It would have been better to have Jesus arrested and for Herod or Caiaphas to have paid another inmate to have killed him whilst in prison. Yes, the death wouldn’t have been public but it would have made more sense and would have fit better with the modern day setting.

Setting

An outdoor play, in October, is a difficult thing to pull off. It was very cold on Thursday night and many of our young people lost interest because of this. In order to keep people focused on the story, rather than the temperature, it has to be more engaging and unfortunately the story sagged in the middle.

There were four stages (i think) dotted around George Square and the audience had to turn to keep up with the action (or just watch the giant screens). The problem with this set up is that you waste a minute or so trying to work out where the actors are speaking from. It would have been better to have had the four stages at the front but that is a small gripe.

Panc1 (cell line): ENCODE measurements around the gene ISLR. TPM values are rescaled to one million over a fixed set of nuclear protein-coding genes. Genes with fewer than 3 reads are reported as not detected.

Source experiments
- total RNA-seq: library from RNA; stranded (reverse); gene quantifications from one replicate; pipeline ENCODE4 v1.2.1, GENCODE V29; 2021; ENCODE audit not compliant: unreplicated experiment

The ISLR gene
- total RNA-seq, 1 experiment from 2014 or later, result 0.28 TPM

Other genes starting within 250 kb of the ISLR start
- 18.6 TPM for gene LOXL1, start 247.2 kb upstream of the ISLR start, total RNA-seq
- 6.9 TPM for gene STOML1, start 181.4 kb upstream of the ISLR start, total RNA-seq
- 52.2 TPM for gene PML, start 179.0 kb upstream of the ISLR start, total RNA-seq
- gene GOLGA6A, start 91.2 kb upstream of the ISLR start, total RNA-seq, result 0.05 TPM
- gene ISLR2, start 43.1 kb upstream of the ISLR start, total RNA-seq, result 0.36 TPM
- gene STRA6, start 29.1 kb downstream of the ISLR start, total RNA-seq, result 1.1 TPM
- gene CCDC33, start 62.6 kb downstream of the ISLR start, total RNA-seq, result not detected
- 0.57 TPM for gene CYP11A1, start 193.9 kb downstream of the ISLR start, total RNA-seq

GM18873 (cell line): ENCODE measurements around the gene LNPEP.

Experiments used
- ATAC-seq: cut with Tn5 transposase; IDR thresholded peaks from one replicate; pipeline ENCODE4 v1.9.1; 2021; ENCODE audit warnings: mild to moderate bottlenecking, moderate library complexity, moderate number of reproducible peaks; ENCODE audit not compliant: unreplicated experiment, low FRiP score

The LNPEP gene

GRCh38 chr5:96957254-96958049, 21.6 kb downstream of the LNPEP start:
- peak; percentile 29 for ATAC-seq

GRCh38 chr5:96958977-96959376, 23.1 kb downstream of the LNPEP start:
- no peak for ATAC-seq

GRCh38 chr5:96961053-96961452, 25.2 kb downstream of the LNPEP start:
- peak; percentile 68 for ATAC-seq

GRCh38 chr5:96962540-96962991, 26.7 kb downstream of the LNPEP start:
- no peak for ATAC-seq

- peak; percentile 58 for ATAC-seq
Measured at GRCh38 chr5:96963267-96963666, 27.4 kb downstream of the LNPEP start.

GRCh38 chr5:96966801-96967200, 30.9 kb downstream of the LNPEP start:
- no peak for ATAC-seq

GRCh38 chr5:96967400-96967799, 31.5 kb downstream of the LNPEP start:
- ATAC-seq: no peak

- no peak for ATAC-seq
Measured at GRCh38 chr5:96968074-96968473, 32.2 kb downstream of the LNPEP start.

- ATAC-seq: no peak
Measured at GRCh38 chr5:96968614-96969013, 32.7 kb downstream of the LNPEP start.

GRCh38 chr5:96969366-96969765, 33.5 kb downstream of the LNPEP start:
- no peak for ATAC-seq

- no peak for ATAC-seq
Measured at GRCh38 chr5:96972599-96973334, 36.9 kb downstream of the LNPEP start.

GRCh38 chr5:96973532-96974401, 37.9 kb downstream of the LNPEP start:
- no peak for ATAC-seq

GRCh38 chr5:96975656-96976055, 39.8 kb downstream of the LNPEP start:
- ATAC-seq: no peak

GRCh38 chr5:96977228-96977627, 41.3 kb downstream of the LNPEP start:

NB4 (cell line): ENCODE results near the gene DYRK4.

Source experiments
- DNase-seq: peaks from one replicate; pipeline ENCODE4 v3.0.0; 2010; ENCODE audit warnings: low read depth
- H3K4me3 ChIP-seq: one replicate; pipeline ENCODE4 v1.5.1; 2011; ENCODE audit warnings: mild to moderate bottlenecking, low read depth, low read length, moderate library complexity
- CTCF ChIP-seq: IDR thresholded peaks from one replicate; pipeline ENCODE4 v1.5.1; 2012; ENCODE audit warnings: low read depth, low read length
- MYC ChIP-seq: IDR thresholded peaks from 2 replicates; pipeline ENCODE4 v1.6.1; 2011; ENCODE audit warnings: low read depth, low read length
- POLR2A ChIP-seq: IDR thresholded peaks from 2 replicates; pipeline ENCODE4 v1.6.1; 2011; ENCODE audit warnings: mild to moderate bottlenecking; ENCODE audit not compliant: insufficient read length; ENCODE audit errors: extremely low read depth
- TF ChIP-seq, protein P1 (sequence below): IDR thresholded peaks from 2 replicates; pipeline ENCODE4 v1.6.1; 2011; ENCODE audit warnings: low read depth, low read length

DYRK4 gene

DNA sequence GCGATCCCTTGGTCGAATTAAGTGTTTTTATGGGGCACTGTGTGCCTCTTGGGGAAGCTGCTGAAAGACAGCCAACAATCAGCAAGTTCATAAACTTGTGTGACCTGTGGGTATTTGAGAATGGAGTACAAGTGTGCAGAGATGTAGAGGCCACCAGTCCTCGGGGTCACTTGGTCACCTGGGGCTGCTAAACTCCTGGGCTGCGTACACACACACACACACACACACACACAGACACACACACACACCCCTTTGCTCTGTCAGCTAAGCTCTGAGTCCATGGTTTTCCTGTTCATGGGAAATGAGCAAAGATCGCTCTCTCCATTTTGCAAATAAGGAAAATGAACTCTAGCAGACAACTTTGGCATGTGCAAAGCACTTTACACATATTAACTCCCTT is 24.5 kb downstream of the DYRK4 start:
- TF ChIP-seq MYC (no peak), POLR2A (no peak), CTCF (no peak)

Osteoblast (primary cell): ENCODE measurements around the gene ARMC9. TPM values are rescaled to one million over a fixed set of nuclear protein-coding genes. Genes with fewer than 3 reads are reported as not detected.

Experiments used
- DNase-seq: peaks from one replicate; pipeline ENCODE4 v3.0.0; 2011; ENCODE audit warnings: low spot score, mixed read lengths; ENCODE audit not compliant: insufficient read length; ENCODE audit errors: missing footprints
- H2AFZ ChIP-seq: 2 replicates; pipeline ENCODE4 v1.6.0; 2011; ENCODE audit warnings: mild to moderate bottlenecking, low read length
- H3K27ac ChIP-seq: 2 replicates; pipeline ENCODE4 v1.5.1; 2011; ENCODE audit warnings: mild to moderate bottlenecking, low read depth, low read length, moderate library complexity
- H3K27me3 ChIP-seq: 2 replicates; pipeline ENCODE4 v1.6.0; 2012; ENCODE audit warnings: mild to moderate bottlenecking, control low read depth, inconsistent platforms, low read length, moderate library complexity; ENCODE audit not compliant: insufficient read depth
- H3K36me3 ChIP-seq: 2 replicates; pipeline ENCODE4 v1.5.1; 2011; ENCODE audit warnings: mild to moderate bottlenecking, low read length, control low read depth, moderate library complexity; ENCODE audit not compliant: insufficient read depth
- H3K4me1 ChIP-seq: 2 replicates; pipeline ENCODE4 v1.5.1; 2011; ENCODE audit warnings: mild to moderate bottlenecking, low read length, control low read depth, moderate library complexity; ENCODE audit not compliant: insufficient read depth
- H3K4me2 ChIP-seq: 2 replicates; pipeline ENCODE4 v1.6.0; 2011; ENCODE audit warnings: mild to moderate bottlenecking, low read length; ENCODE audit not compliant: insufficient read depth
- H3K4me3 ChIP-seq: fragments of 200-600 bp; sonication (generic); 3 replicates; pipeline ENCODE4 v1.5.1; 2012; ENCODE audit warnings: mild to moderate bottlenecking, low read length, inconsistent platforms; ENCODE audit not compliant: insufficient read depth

Acting

The main players: Duncan Rennie, Alan McHugh, Derek Munn and Mike Tibbetts played their parts well and Rennie did a great job of bringing real depth to the character of Jesus. The rest of the cast were a mixed bag and there was some truly terrible and amateur acting that threatened to derail the entire production.

Overall, it was worth seeing and was a good experiment. I think if it were to happen again, some of these issues would need to be looked at if it were to be more successful.